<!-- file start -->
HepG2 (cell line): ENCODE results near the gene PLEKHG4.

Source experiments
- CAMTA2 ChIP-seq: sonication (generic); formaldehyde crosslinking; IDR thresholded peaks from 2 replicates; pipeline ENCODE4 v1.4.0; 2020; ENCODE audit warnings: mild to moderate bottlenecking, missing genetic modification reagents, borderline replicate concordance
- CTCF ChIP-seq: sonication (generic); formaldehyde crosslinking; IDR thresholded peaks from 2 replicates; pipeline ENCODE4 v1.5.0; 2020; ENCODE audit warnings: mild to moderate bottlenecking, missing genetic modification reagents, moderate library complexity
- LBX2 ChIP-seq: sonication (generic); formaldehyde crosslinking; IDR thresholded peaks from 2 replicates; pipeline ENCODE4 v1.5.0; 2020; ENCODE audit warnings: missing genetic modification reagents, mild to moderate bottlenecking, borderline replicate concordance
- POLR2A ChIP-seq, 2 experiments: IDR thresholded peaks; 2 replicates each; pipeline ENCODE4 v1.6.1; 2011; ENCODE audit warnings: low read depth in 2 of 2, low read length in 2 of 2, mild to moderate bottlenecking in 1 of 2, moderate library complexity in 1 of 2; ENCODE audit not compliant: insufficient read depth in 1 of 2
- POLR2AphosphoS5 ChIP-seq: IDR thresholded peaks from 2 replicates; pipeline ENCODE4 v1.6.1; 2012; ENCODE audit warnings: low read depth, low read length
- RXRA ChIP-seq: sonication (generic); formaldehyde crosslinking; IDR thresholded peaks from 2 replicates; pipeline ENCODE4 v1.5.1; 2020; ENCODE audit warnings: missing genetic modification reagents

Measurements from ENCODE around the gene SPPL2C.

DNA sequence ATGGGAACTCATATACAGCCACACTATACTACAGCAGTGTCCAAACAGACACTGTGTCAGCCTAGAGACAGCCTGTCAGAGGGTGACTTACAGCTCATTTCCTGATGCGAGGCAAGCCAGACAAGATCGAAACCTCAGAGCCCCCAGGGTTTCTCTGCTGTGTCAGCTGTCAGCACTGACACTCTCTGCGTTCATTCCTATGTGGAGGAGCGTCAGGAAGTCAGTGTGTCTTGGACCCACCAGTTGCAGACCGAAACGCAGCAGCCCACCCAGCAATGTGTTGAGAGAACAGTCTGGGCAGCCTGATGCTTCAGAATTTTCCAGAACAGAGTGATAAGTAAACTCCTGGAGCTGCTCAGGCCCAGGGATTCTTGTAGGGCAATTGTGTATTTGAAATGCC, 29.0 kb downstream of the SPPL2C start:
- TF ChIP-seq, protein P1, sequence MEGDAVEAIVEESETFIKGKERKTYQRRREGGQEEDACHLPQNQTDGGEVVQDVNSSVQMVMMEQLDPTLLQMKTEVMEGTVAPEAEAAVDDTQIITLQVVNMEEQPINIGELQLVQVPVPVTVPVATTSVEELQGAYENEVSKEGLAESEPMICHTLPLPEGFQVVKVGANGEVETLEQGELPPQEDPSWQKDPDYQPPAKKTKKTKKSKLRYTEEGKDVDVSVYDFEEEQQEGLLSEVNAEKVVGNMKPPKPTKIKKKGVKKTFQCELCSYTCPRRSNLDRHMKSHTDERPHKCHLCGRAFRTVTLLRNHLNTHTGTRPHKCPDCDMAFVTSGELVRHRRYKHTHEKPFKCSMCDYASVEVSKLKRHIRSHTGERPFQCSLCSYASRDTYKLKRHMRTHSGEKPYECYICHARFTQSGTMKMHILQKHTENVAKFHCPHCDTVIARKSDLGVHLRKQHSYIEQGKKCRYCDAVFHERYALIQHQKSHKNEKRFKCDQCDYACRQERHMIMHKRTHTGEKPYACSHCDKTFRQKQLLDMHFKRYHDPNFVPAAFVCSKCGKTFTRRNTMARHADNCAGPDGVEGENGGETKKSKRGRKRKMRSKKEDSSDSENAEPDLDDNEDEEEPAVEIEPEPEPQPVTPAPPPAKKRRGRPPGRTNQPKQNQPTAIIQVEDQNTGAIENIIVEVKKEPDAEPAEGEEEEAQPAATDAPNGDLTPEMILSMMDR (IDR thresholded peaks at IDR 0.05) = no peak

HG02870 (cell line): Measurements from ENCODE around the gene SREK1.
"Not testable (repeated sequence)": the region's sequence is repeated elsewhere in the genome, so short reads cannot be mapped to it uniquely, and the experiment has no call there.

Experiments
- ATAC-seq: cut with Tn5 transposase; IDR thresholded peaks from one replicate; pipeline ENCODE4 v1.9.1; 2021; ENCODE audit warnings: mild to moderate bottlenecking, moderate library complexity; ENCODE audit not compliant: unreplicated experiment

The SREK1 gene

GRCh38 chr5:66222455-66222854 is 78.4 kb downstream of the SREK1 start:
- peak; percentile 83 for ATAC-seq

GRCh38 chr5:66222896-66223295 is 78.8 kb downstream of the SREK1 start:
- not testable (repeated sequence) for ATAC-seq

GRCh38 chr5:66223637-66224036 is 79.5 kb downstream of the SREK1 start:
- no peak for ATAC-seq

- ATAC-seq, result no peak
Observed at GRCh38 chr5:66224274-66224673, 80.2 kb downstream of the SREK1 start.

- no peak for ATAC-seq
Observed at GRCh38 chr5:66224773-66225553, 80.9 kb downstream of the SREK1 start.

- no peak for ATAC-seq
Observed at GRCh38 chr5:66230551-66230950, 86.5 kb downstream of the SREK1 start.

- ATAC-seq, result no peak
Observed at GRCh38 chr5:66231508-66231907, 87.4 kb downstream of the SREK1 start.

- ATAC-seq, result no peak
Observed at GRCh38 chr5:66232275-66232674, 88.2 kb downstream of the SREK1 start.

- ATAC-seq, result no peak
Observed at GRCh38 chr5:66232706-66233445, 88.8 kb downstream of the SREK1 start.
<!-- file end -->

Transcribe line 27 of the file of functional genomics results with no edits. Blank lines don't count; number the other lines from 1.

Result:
- no peak for ATAC-seq